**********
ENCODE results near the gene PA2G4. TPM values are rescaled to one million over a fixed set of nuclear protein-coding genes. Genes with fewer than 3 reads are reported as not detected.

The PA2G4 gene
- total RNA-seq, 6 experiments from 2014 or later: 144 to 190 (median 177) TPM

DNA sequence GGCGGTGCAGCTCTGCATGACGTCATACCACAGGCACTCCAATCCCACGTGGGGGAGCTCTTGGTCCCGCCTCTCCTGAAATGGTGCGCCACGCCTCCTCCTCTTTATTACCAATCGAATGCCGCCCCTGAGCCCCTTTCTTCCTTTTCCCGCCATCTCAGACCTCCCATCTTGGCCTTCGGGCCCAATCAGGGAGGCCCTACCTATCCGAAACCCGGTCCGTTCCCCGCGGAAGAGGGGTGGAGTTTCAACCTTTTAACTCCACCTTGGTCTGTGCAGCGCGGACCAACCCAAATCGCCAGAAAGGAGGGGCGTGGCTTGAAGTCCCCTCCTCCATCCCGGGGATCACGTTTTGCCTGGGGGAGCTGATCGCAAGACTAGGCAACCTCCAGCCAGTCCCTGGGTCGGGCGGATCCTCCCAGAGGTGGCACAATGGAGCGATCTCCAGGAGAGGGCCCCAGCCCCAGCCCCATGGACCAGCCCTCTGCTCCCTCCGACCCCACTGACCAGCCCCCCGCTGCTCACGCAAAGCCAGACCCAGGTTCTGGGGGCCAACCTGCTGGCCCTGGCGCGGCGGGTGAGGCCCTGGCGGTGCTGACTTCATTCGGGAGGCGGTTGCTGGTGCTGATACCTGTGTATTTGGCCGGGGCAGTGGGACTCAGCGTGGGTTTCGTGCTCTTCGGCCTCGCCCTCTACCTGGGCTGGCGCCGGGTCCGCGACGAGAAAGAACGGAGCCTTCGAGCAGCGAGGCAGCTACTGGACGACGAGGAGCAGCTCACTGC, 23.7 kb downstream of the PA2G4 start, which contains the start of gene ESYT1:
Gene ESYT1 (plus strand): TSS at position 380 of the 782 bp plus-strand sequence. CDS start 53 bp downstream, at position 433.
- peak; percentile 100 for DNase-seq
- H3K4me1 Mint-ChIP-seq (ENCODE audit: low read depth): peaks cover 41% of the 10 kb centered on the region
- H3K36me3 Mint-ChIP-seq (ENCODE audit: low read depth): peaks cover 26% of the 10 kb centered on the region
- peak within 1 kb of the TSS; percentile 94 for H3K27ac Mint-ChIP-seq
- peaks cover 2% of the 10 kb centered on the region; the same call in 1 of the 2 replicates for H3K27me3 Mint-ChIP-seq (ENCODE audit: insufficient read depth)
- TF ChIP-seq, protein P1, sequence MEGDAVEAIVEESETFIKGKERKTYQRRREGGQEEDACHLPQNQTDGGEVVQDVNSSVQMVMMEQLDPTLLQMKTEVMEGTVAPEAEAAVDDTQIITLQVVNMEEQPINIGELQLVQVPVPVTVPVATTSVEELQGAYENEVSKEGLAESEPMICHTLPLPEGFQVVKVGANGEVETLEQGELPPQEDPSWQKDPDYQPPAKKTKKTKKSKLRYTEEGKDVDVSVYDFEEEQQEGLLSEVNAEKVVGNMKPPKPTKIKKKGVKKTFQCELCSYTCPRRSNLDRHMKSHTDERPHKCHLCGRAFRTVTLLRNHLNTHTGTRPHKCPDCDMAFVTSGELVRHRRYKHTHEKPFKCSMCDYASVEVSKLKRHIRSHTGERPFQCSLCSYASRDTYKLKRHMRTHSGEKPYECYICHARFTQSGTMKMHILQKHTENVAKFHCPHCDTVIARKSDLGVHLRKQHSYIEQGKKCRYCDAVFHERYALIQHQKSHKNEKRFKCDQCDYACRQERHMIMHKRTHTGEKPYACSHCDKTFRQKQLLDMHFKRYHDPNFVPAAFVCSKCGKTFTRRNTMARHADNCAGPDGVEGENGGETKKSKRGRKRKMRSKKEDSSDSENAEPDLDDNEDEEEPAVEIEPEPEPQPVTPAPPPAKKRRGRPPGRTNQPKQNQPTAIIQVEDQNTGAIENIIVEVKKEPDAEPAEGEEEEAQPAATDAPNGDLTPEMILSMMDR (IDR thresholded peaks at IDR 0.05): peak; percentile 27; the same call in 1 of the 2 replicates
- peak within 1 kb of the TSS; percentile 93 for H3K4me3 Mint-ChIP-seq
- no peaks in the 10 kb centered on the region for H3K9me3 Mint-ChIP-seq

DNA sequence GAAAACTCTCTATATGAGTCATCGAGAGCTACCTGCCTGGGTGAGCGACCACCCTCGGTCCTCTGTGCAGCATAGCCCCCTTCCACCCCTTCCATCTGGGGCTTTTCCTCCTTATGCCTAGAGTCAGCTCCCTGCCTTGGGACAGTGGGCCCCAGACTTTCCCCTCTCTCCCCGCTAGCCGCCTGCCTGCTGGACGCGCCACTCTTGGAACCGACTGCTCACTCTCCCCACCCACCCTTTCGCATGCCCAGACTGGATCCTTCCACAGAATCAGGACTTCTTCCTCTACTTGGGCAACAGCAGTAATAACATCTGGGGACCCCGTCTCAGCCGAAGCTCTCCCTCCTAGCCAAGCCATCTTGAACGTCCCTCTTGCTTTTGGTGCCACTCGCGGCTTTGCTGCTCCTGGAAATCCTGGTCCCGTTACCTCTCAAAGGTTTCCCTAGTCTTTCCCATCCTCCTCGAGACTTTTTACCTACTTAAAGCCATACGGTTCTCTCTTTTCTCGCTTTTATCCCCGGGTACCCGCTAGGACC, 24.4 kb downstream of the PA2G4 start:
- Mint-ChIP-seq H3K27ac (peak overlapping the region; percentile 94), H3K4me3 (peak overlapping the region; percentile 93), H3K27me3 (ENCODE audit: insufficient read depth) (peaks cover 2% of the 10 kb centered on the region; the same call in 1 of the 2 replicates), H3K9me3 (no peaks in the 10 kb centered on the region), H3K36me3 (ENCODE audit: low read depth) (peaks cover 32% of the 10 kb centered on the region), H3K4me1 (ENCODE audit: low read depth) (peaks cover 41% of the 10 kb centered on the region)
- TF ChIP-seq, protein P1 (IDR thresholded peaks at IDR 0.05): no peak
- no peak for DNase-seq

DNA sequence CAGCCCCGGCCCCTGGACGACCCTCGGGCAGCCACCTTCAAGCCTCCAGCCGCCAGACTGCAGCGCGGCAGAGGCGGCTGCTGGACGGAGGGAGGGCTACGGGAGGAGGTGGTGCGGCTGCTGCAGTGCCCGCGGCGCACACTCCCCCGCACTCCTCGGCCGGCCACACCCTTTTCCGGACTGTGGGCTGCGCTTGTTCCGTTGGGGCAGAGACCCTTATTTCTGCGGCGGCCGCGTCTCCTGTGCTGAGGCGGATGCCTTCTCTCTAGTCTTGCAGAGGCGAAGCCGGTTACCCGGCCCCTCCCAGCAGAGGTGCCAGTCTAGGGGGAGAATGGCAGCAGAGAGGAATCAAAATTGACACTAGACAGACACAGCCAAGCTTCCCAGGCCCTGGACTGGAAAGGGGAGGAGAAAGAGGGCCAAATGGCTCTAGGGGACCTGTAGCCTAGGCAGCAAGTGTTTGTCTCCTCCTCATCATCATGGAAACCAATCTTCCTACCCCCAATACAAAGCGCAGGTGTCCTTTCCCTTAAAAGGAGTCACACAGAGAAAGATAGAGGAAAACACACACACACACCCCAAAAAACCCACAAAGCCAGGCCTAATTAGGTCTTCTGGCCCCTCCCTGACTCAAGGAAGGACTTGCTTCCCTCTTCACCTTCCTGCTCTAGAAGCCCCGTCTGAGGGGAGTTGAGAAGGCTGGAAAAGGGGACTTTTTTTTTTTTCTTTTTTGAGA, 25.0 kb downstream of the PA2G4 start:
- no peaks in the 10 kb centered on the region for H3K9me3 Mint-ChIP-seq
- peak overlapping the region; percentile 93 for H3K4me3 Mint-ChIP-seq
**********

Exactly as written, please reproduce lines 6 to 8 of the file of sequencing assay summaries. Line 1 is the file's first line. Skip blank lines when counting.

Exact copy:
- peak; percentile 100 for DNase-seq
- H3K4me1 Mint-ChIP-seq (ENCODE audit: low read depth): peaks cover 41% of the 10 kb centered on the region
- H3K36me3 Mint-ChIP-seq (ENCODE audit: low read depth): peaks cover 26% of the 10 kb centered on the region